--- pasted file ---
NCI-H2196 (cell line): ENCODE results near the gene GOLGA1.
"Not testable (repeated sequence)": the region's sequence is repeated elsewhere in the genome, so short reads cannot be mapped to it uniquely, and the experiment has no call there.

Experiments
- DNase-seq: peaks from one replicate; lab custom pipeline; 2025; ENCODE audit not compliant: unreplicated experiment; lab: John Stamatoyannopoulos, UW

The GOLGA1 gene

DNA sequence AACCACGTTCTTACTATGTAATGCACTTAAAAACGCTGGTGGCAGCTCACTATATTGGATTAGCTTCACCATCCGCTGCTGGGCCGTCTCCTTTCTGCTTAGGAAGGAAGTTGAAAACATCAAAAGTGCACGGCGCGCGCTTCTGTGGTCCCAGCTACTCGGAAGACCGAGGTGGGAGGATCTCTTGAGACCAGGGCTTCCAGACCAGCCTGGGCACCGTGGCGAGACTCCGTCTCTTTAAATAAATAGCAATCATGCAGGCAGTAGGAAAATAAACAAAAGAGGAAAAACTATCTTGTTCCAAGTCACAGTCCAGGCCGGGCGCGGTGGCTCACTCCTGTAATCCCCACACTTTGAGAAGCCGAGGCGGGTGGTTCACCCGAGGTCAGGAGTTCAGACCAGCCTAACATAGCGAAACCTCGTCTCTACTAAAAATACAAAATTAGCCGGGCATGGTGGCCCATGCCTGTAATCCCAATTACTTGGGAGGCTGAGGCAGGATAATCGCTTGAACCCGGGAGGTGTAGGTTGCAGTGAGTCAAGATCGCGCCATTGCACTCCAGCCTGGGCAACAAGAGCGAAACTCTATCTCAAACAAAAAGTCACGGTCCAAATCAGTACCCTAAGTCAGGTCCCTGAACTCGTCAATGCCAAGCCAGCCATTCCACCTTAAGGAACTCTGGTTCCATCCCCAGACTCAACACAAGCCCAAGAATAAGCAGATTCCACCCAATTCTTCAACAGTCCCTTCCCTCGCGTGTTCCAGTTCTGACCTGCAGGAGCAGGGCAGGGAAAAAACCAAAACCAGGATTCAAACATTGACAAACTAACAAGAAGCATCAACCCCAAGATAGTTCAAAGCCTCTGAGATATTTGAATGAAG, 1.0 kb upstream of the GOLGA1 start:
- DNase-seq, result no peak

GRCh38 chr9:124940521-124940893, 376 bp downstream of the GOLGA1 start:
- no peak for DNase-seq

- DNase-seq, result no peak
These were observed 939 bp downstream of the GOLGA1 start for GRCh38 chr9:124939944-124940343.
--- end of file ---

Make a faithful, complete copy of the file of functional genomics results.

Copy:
NCI-H2196 (cell line): ENCODE results near the gene GOLGA1.
"Not testable (repeated sequence)": the region's sequence is repeated elsewhere in the genome, so short reads cannot be mapped to it uniquely, and the experiment has no call there.

Experiments
- DNase-seq: peaks from one replicate; lab custom pipeline; 2025; ENCODE audit not compliant: unreplicated experiment; lab: John Stamatoyannopoulos, UW

The GOLGA1 gene

DNA sequence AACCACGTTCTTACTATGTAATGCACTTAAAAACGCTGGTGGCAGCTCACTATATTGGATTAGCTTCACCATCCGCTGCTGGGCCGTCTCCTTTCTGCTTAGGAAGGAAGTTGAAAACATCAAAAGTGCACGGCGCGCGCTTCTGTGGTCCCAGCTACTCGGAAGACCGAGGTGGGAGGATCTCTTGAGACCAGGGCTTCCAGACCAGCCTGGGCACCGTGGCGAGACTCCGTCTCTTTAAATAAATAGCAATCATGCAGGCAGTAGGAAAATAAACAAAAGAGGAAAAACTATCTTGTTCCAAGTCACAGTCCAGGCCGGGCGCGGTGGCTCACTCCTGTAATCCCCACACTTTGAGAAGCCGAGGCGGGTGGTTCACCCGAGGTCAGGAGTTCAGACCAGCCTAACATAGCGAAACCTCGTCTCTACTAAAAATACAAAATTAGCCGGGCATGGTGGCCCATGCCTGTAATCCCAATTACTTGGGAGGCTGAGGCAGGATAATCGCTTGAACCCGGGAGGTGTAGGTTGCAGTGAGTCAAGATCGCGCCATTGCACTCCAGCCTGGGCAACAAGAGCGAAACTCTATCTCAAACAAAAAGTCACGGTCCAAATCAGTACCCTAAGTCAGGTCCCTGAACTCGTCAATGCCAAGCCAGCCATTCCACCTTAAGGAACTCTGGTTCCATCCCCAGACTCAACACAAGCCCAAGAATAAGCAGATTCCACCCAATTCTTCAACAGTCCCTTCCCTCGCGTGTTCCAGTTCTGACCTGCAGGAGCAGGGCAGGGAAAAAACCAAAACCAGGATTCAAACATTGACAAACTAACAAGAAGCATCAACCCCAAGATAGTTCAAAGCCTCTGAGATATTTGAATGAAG, 1.0 kb upstream of the GOLGA1 start:
- DNase-seq, result no peak

GRCh38 chr9:124940521-124940893, 376 bp downstream of the GOLGA1 start:
- no peak for DNase-seq

- DNase-seq, result no peak
These were observed 939 bp downstream of the GOLGA1 start for GRCh38 chr9:124939944-124940343.